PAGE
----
Once upon a time, I quit my real job (restaurant manager – good salary, benefits and someone to cover for me when I wasn’t around) and went to work for my husband, Hot Rod, in his contracting company.
It was the dumbest decision I have ever made. It was hell. I left my steady paycheck behind and assumed financial responsibility for a sinking-fast company. I was college educated. I graduated Summa Cum Laude with a BS in Business Administration.
The BS really stood for my approach to business. I didn’t know what I was doing. I was the rookie bean counter. And, I didn’t know my asset from my elbow.
I did NOT want to crunch numbers, look at spreadsheets or confront our financial situation. I wanted so badly for a magical bean counter fairy to wave a wand and make millions of dollars appear in our checking account.
“Shouldn’t our accountant handle this?” I fumed. “I don’t have time to figure this out,” I whined. I just didn’t want to deal with the money.
That approach might have worked if we had lots of money. However, we were running out and digging a deep hole of dept.
Sigh. When the pain of the current condition becomes greater than the fear of change…you’ll change. When I finally got fed up with financial worries, I took a deep breath and said, “OK. I’ll do this.”
No one else was going to figure this out for me. It was my responsibility. Hot Rod was doing his part…he worked from dawn ‘til dusk turning wrenches. It would have to be me. I was finally ready to go over, under, around or through any obstacle between me and financial understanding. I was ready…finally.
Once I committed, it took me about a year to develop a firm understanding of the accounting. Thank goodness for my helpful accountant, Brenda. I struggled along and she checked my homework. I tackled my accounting software and labored over debits and credits. I did whole months of data entry all wrong and had to undo and redo them. I once lost 11 months of data when a neighborhood kid stopped by to visit, stepped on the electrical extension strip and turned off the computer. (Computers were more sensitive back then.)
Once I committed, there were serendipitous moments of …fun. Yes, fun! Accounting is like a crossword puzzle. Numbers add up and across. If you are “off” somewhere, it is probably you, not the computer or the software. And, it is FUN to find and fix the glitch in your data entry. I raised my nerd flag and to this day I wave it proudly.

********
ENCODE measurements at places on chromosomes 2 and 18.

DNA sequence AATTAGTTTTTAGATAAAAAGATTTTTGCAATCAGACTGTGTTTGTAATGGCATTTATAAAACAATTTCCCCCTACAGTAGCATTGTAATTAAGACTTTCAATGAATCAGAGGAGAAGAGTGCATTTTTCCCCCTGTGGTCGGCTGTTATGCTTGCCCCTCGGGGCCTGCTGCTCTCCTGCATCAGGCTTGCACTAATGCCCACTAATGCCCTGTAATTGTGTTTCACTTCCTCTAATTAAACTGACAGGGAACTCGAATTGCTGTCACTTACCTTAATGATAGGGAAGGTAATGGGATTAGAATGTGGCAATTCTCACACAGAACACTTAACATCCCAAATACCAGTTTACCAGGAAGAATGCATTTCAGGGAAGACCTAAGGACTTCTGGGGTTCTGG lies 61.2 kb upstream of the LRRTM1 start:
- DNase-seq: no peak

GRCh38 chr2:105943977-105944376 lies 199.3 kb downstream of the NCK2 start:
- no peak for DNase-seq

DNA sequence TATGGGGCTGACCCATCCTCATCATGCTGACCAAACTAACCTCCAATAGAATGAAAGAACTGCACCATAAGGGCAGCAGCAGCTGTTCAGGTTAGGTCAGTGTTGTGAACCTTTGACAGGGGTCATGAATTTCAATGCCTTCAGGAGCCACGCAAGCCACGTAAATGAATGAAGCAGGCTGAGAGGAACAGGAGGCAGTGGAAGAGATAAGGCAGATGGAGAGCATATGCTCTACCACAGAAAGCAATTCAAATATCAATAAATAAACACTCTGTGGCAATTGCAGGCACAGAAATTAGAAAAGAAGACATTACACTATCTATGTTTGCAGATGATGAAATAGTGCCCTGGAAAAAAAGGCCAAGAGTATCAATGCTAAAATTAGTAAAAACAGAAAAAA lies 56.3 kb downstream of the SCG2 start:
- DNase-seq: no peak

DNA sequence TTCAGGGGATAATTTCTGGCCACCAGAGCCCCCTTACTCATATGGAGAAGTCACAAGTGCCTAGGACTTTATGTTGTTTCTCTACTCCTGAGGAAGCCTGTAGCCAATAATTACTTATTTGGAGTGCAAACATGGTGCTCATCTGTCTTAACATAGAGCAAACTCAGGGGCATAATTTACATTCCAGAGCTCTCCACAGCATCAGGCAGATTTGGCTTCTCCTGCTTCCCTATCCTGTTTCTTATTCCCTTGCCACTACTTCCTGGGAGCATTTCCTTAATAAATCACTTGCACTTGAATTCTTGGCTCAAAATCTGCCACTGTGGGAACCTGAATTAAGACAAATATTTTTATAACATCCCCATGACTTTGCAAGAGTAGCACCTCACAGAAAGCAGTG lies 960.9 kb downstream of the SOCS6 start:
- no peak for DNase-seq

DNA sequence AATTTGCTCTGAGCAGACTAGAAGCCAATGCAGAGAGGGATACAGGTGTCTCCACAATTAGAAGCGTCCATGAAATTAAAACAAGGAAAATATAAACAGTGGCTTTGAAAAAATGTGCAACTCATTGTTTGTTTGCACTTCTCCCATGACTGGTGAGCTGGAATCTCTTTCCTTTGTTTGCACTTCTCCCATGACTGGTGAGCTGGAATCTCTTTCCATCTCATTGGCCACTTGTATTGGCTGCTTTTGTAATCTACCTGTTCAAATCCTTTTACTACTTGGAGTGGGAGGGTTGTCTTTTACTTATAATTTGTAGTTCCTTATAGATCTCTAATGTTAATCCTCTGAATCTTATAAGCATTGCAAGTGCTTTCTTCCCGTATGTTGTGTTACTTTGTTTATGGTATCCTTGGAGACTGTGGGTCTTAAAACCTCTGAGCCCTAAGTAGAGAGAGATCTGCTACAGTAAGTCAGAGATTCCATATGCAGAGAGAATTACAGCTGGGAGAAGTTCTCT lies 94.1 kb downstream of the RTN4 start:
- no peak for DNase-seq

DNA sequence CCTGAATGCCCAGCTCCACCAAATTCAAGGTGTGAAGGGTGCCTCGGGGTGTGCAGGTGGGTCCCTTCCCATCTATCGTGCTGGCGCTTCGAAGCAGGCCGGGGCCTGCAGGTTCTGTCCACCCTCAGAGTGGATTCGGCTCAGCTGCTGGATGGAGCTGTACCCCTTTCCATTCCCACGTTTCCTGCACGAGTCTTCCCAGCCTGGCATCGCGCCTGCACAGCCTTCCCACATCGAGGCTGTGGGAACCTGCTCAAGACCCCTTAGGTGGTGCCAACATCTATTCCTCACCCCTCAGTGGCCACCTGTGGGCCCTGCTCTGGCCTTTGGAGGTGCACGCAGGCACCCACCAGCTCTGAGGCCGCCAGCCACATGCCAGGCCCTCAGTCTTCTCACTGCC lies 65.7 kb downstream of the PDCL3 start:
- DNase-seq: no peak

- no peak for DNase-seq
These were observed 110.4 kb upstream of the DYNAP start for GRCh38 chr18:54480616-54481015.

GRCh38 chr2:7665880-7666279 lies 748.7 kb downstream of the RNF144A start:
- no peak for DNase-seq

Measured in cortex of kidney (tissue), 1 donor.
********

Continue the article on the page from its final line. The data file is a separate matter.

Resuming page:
The BEST part: Finally understanding where we stood financially. I was afraid of knowing. That’s why I fought it for so long. Once we had the data, so many of the emotional issues fell away. We had the score and could make decisions based on the score. No more arguing about working hard enough or being good enough. We could see the problem. We weren’t charging enough. We had to raise our prices. If that meant we would go out of business, so be it. What a relief.
Turns out people pay much higher prices than you think they would. How about that? We made decisions based on the data. I knew where the money went and how to make more of it. Very cool.
Commit or Quit…
How about you? Are you the wife of a roofer? Did you get thrown into the bookkeeping? Are you still kicking and screaming? If so…I encourage you to make a decision right now: Get going or get out.
Are you new to the company and overwhelmed by what the boss is asking of you? You aren’t an accountant and you don’t have much experience with accounting software. He can’t possibly want you to make sense of the mess of numbers…can he?
Why not? Why not you? Commit…or quit. Should you choose to commit and learn basic accounting, you will have a skill set that is in high demand by employers. You will also have the tools you need to manage your family fortune…and maybe start your own business. No bad thing comes from learning business and accounting basics.
Here’s the key for moving from rookie bean counter to rockin’ money maker: Your commitment. This stuff is NOT that hard. You can do it. Figuring out what the accounting words mean is more than half the challenge. You can do it. Basic accounting is a simple, beautiful logical system. You may even learn to love it.
You will need some help. Are you